As a master gardener I have the opportunity to teach gardening classes quite often. There are always a few folks that come to my beginning gardening classes that are skeptics. Maybe they are only there because their spouse forced them or maybe they have always thought about a garden but were never really willing to commit a piece of their lawn. Inevitably they will ask me why I grow a garden? Over the years I have thought a lot about it and I’ve come up with a pretty long list of reasons why I garden. So here for you today is my top 5 reason why I think you (and everyone) should plant a garden next year!
We have a pretty decent sized garden (just under 1200 square feet) On an average year we will grow around 700 pounds of veggies and fruits. As our yard and garden mature and our fruit trees come into full production that total will reach more than 1000 pounds.
That represents a large portion of the food our family eats. I’m not one of those dooms day “prepper” types that is worried about the world food system collapsing. But it is good to know that I can provide food for my family at any time. I am also a year round gardener and there are very few days in the year when we don’t eat at least one thing that I grew myself. It is hard to describe the satisfaction I get from knowing that my family is eating food that I grew myself.
This morning we had raspberries on our cereal that were picked last night. For lunch my wife and I will share the cantaloupe we picked yesterday afternoon. And tonight for dinner we will have a delicious casserole made from potatoes dug only 3 days ago and a side dish of tomatoes, cucumbers and zucchini that we will pick tonight 10 minutes before dinner! Talk about fresh food. None of the produce we eat from about mid May until late in October is more than a day old. Compare that to the produce you get from the grocery store. It is usually at least a week old and often weeks or even months old before you buy it.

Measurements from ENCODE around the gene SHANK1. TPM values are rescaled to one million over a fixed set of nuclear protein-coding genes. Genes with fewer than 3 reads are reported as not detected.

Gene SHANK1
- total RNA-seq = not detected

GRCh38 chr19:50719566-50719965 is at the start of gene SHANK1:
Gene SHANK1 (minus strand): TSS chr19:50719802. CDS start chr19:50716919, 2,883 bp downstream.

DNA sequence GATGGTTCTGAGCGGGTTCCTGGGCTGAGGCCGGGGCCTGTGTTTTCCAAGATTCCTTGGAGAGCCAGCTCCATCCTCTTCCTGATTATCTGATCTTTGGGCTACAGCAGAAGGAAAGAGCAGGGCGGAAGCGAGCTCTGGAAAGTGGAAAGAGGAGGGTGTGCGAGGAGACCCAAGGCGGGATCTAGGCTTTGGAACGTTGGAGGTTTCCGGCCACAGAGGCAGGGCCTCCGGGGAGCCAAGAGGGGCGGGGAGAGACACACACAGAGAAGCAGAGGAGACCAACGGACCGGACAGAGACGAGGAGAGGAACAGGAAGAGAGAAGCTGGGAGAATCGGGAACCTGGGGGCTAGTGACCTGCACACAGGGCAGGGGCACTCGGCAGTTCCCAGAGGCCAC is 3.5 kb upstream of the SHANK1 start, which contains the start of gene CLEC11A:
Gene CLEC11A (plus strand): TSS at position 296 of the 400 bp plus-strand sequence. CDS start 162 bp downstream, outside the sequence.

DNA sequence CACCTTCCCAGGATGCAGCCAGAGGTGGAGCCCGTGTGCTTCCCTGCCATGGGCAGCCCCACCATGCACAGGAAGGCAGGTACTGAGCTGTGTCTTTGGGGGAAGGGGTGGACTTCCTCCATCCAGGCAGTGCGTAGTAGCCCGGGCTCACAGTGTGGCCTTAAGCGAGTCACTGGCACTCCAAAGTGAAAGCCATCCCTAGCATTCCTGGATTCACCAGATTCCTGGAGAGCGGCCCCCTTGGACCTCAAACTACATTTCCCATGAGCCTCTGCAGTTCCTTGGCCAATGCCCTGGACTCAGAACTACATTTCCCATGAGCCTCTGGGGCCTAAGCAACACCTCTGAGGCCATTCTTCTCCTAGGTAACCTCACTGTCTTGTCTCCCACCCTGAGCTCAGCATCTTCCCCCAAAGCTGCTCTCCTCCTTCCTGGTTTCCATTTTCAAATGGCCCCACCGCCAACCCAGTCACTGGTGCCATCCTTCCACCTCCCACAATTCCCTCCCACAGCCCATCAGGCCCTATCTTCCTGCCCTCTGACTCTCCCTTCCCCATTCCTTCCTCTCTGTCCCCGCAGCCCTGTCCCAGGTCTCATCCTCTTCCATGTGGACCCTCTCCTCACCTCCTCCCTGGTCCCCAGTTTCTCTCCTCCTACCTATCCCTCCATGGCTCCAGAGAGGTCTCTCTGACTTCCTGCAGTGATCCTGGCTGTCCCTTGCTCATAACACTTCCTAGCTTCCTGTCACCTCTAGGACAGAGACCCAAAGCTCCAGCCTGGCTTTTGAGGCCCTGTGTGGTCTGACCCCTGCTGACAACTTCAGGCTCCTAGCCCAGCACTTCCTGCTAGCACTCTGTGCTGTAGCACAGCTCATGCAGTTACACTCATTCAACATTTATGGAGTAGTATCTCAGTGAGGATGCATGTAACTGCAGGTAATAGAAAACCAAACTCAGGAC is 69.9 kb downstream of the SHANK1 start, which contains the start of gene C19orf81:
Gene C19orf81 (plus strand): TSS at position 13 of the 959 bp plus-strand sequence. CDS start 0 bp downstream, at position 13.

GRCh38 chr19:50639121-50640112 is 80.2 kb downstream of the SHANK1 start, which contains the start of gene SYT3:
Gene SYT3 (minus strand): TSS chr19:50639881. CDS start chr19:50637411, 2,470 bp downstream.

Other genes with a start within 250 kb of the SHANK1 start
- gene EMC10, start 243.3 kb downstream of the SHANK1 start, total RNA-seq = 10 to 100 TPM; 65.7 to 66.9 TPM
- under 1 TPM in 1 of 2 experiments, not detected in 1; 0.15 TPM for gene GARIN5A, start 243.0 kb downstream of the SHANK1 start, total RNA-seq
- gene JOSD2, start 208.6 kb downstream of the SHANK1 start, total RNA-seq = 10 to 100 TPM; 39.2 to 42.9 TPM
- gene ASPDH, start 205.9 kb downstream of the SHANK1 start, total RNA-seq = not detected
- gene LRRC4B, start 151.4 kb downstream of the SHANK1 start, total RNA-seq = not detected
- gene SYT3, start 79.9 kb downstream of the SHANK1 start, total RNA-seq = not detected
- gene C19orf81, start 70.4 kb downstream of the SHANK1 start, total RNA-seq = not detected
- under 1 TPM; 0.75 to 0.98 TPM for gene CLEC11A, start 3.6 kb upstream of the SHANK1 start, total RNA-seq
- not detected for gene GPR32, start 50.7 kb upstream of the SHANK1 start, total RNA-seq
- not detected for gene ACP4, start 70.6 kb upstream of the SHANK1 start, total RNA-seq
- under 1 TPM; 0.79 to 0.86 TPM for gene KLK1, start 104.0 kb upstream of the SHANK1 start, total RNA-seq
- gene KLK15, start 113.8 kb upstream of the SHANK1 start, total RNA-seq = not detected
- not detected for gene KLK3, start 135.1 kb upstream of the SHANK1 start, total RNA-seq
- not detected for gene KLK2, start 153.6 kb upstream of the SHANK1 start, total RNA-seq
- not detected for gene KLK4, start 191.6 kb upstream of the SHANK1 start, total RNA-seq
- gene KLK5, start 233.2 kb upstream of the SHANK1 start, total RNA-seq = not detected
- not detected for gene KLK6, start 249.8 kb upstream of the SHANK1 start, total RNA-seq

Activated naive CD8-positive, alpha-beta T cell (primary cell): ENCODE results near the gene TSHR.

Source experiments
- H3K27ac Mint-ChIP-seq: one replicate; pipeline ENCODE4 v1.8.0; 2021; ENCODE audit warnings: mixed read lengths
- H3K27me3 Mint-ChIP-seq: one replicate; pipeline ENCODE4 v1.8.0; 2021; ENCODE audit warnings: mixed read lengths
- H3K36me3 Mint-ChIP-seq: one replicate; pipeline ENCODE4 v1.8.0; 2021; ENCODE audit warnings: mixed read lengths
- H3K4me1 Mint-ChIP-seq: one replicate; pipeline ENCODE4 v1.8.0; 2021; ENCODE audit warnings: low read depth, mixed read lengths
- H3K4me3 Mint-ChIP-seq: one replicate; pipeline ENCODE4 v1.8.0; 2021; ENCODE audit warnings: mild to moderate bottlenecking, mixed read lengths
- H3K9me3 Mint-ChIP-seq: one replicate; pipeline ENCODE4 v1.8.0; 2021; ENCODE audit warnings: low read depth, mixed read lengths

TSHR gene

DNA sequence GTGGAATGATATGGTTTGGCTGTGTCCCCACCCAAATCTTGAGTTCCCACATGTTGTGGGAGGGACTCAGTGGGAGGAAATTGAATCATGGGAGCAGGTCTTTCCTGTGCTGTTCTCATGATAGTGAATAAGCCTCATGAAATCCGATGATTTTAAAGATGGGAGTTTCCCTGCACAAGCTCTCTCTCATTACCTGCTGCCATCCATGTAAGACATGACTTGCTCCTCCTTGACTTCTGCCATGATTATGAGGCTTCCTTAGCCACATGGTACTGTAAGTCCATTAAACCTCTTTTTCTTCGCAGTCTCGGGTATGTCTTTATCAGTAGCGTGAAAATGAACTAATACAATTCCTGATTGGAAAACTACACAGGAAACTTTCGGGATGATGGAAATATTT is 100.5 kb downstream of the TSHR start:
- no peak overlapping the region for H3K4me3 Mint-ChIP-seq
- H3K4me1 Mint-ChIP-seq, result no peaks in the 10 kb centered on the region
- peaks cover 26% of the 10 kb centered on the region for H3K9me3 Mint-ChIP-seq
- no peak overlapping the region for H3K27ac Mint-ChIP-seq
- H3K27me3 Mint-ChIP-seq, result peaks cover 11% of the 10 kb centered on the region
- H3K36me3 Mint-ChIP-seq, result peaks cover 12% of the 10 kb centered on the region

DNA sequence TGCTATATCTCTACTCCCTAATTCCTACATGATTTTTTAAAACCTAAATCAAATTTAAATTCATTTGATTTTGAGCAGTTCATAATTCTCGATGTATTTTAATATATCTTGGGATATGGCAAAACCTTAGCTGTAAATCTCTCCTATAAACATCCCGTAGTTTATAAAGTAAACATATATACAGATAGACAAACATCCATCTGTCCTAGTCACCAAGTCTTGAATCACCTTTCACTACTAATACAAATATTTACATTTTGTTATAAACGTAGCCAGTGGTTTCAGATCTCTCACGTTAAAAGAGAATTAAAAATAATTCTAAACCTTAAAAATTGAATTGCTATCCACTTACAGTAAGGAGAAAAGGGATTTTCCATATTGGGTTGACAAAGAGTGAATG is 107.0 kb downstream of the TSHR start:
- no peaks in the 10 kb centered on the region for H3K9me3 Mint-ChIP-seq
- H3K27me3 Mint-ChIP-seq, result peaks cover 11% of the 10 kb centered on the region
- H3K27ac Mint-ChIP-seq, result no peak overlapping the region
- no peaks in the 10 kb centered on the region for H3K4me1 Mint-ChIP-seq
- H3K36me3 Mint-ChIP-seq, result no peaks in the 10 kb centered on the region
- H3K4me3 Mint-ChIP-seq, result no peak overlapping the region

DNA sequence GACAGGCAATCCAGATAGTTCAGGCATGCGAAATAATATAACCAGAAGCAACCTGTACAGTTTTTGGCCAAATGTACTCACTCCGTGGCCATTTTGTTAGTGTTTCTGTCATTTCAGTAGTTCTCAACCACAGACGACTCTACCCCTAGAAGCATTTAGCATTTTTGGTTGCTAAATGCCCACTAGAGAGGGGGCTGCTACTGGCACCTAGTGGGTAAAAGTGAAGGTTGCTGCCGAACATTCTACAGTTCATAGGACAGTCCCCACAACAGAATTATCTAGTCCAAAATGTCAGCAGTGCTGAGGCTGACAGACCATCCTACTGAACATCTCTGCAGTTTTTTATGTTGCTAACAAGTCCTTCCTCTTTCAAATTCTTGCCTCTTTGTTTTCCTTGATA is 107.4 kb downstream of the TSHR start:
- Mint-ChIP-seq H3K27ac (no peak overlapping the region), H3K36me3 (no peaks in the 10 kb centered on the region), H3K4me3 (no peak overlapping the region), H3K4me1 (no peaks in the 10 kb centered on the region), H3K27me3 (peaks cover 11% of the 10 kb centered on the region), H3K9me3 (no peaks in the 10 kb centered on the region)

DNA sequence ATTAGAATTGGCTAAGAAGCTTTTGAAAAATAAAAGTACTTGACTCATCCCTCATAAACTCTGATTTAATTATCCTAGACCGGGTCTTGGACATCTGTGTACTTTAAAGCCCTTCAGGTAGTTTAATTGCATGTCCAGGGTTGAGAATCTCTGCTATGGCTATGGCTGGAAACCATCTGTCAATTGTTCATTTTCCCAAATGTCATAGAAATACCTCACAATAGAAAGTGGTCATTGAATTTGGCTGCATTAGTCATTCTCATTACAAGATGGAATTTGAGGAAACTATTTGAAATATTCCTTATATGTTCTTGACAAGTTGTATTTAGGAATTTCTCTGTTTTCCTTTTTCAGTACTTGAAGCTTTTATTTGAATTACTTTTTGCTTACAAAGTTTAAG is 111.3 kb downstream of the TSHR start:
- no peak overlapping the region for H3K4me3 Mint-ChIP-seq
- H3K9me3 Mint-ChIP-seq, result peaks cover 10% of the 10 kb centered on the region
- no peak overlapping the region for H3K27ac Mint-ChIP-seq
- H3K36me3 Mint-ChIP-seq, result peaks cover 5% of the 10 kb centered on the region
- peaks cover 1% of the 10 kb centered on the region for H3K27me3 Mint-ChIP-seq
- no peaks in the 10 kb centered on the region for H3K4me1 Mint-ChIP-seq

I’ve seen arguments between commercial and organic growers. The commercial growers say their produce tastes just as good as organic. Organic growers always argue that their growing practices make their produce taste better. Tons of taste tests have proven about nothing really. BUT, if you come to my garden and pick a tomato that is at the peak of ripeness and compare it to anything (commercial or organic) that you buy at a store you will never buy a store bought tomato again. Strawberries are a whole different fruit when you eat them fresh picked from the garden, so sweet and soft, not hard and tasteless.
Potatoes fresh dug from the garden just melt in your mouth when you have them with your Sunday roast. Home grown melons are worth the extras space they require because they taste better than any other melon you have ever eaten. Carrots, lettuce, peas, cucumbers, peppers, and onions the list goes on and on! Have I made myself clear yet? Home grown produce, grown in well cared for organic soil tastes so much better than the two week old “Franken-veggies” you get from the store. The varieties and quality of the produce you grow at home will always beat store bought for taste. Even if you are preserving your home grown veggies by canning or freezing you will find the finished product tastes better because of the high quality ingredients you’re using. Enough said, garden produce just tastes WAY better!